I hope some of this was of interest and helps.

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stevehowarth

Thanks to Signals for an interesting reply. I think it is the norm for Elementary schools to have a headmaster's log, which is an excellent record of the day-to-day running and issues in the school. Your research threw up some interesting stuff; well worth reading. Much of it reflects the sort of strains and initiatives that I have found at Skipton (Ermysted's Grammar School).

Its interesting about the Head's wife going AWOL. Female teachers were appointed at Skipton for the first time during the war and, reading between the lines, found it difficult to keep discipline. None remained as permanent staff after the war.

The school I am researching was a secondary school and had no comparable record. It does however have a triannual school magazine (The Chronicles of Ermysted) and Governors Meetings' minutes.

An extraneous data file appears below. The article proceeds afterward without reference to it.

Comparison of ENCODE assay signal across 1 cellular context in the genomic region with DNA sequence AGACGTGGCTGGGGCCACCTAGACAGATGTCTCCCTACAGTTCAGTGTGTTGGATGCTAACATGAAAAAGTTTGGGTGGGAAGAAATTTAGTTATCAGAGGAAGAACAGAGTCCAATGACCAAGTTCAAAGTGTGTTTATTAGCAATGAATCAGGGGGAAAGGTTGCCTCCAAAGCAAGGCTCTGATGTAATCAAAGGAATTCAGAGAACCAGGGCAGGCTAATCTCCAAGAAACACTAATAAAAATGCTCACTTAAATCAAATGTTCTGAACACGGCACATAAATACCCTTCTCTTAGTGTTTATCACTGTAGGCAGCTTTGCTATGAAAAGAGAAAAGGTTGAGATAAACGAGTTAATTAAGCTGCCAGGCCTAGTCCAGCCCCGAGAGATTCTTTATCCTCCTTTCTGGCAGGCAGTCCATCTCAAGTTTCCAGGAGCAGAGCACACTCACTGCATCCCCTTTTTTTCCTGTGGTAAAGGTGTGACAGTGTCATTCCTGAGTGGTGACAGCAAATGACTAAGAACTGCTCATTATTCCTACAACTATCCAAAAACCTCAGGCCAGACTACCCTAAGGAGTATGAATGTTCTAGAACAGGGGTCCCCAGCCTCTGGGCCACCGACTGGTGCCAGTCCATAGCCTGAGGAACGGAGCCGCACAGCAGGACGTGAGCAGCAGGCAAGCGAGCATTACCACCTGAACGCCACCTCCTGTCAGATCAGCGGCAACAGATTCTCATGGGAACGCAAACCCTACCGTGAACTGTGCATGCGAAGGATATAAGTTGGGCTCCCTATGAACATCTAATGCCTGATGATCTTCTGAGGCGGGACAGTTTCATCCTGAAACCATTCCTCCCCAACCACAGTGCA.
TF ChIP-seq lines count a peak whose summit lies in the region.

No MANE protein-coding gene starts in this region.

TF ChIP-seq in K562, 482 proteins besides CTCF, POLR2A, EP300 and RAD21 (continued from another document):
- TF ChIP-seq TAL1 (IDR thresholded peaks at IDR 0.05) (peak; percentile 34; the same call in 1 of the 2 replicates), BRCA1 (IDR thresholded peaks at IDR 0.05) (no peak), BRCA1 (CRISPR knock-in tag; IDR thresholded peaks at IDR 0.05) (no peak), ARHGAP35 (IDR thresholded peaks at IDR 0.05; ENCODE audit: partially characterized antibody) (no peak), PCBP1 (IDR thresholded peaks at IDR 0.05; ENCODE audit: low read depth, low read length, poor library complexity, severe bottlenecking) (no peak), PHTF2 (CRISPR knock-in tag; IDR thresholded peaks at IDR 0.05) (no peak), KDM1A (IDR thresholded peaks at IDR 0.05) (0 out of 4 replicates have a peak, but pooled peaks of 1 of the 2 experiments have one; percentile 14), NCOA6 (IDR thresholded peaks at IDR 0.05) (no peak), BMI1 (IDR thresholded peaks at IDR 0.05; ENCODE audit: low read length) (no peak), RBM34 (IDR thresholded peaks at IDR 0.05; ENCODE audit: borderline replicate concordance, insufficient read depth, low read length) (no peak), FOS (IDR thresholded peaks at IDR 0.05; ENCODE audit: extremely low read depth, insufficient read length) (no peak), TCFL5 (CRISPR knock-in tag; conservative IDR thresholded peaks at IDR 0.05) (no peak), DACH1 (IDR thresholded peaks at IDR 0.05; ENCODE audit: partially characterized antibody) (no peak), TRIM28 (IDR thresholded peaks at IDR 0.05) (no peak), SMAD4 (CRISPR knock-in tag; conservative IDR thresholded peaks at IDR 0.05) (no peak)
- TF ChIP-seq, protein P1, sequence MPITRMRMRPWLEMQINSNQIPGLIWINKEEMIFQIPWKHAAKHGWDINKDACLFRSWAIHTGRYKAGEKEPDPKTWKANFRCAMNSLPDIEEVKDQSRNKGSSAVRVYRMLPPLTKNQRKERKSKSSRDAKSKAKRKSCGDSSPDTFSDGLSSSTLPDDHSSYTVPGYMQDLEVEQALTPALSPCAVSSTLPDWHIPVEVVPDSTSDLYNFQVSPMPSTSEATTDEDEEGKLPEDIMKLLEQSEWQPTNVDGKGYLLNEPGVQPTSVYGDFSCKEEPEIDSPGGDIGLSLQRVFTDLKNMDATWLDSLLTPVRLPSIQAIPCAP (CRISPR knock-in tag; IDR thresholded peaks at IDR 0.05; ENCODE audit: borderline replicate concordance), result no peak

steve

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Jonathan Saunders
Its interesting about the Head's wife going AWOL. Female teachers were appointed at Skipton for the first time during the war and, reading between the lines, found it difficult to keep discipline. None remained as permanent staff after the war.

Just to prove your point the Temporary Headmaster made the following entry, 14/8/1917:

"This afternoon I had occasion to speak to Mrs Greenhalgh, regarding a boy sent out of her room. When she decided that she must leave if the boy remained. This she did at 2:20pm. The matter has been placed in the hands of the Managers".

A further entry states she resumed her classes next day.

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Jonathan Saunders

Thinking about the example I gave above, I should have added that Annie Greenhalgh was an experienced teacher and a mother of two children herself, therefore I think in her specific case, it was the additional stress caused by war worry - her husband then being in/or about to depart for F&F.